While I primarily use RDP for most of my remote connections, I have other connection types configured in Remote Desktop Manager which I would have previously launched in their respective applications such as FileZilla for FTP, putty for SSH or VNC. It also allows me to remote into an Apple server. There is one remote server I use that requires a VPN connection to be established before I can remote into it. So without Remote Desktop Manager, I would have to connect the VPN first and then launch my remote session. With this tool and its many integrations, I simply configure the options for this server connection to launch the Cisco VPN client and once the tunnel is up, automatically connect to the server. Cool beans! This is made possible by one of a myriad of supported add-ons such as the Cisco AnyConnect VPN Client Add-on in this case. There are many, many others spread over seven different categories (add-ons).
Just like RDCMan, Remote Desktop Manager allows you to save connection credentials and options in a database. With its Online Backup Service, the database can be saved to the Devolutions cloud preserving your connections and settings in case of data loss. This service is available in both the free and the enterprise editions. Of course, you could always use a local data source to store connection details. Remote Desktop Manager integrates an Advanced Encryption Standard (AES) algorithm to protect your local files and your sensitive data in the database. A mix of their own private key and a master password (passphrase) is used to create a strong encryption key (256-bit key).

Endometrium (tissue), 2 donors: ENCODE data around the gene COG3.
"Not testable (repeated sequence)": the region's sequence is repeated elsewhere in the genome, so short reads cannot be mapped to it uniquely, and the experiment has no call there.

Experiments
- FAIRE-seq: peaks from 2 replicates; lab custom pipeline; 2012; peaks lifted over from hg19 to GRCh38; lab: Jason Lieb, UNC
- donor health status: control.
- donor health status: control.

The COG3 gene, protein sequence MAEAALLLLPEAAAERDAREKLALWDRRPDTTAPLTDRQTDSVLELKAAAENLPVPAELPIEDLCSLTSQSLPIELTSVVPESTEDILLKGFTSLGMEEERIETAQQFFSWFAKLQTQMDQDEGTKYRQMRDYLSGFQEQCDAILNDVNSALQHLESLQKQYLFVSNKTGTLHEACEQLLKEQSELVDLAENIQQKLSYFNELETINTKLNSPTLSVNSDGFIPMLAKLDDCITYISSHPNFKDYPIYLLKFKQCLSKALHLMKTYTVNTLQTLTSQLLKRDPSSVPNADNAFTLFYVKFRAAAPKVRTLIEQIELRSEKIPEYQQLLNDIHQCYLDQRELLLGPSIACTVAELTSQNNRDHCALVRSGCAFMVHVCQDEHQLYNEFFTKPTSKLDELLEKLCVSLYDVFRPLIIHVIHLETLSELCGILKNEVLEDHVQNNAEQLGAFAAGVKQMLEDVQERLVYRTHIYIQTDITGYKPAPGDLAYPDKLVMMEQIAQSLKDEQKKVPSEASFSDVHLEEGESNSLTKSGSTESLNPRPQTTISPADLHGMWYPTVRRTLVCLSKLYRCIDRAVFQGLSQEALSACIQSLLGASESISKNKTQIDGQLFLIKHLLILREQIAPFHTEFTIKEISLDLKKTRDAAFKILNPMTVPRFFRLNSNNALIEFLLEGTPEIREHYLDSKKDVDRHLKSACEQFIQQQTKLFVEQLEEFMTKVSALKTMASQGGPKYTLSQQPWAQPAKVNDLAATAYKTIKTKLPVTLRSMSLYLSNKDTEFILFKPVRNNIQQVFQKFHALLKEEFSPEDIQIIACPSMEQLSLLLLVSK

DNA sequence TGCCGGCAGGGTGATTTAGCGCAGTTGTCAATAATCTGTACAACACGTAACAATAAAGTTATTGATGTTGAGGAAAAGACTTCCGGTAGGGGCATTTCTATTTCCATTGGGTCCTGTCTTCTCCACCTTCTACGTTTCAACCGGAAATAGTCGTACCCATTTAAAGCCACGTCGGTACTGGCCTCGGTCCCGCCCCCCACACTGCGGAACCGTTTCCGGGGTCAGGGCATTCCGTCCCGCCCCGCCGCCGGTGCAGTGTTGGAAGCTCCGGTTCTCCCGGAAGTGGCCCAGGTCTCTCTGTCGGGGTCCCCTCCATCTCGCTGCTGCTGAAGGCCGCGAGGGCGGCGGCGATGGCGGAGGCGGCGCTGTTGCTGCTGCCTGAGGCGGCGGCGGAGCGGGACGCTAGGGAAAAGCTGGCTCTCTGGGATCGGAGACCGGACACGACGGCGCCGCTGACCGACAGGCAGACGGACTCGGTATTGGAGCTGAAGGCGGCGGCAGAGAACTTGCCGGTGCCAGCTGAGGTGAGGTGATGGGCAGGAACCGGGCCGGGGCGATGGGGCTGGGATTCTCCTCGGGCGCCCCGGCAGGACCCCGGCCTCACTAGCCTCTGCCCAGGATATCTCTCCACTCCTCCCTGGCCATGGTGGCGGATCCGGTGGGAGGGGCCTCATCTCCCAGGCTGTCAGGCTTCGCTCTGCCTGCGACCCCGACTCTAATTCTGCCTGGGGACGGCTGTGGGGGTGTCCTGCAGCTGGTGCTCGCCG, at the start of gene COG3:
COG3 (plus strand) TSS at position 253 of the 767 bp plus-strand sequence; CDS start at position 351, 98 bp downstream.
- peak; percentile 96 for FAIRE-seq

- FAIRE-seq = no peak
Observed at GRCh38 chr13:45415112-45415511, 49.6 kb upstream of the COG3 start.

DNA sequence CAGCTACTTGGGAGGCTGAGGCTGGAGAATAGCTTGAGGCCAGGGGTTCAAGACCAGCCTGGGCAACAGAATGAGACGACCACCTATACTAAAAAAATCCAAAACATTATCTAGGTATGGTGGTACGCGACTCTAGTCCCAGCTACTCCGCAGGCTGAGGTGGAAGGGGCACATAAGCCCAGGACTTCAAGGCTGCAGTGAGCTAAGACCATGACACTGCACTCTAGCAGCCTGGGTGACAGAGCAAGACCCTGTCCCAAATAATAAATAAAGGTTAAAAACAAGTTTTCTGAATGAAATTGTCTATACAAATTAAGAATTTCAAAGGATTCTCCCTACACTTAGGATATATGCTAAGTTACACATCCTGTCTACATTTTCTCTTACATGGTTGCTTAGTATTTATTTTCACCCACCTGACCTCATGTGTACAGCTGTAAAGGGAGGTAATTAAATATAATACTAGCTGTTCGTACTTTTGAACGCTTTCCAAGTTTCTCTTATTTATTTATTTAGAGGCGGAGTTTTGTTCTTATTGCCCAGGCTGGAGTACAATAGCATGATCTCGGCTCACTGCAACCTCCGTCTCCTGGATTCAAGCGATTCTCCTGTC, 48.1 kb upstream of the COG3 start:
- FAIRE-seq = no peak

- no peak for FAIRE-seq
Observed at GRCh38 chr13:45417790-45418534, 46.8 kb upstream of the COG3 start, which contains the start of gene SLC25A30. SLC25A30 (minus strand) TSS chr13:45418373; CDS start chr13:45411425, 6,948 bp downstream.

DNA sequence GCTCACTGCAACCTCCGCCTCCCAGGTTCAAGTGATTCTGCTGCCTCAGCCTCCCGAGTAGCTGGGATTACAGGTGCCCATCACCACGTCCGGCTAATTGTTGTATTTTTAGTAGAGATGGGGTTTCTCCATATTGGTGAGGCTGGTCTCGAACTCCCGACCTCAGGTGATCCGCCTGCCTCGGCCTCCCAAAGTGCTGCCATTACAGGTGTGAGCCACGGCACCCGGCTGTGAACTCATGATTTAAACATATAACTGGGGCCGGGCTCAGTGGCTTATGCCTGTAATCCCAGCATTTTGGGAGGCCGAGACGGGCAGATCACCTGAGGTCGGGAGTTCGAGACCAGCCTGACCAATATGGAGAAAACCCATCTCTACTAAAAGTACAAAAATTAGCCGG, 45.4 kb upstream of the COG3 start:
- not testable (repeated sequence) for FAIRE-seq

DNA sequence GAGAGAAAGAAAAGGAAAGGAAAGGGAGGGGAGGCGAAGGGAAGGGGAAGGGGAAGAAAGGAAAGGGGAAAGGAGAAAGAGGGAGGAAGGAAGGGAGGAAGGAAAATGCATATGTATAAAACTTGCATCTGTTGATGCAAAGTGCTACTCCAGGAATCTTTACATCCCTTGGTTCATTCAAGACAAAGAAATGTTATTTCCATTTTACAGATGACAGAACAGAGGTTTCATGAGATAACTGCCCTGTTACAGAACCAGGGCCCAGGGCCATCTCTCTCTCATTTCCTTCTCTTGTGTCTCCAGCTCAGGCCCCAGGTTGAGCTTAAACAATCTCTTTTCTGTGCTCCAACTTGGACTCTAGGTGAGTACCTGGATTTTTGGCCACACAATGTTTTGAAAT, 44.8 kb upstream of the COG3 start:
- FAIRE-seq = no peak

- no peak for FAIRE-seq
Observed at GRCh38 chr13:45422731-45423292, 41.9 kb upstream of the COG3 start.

The number of features, integrations and built-in tools is huge, making even the free edition more than sufficient for managing multiple systems and connection types in a variety of environments. Because of this versatility, Remote Desktop Manager sometimes takes several seconds to load, but given its usefulness I have come to depend on it in my day to day activities managing various systems. As mentioned above, the developers keep adding and improving functionality of the application, making it a trusted staple in any admin’s tool set.
By combining multiple tools and features into a single application, I find that Remote Desktop Manager saves me time whenever I use it. And since I can’t leave things well enough alone and enjoy tweaking the tools I use most to work exactly as I like, this particular application affords this opportunity in droves. Does that make me a control freak? Oh, well…
As always, I am looking forward to your thoughts, suggestions and other comments. Feel free to share your favorite remote desktop tool, and I may add it to a future post or as an update to this review.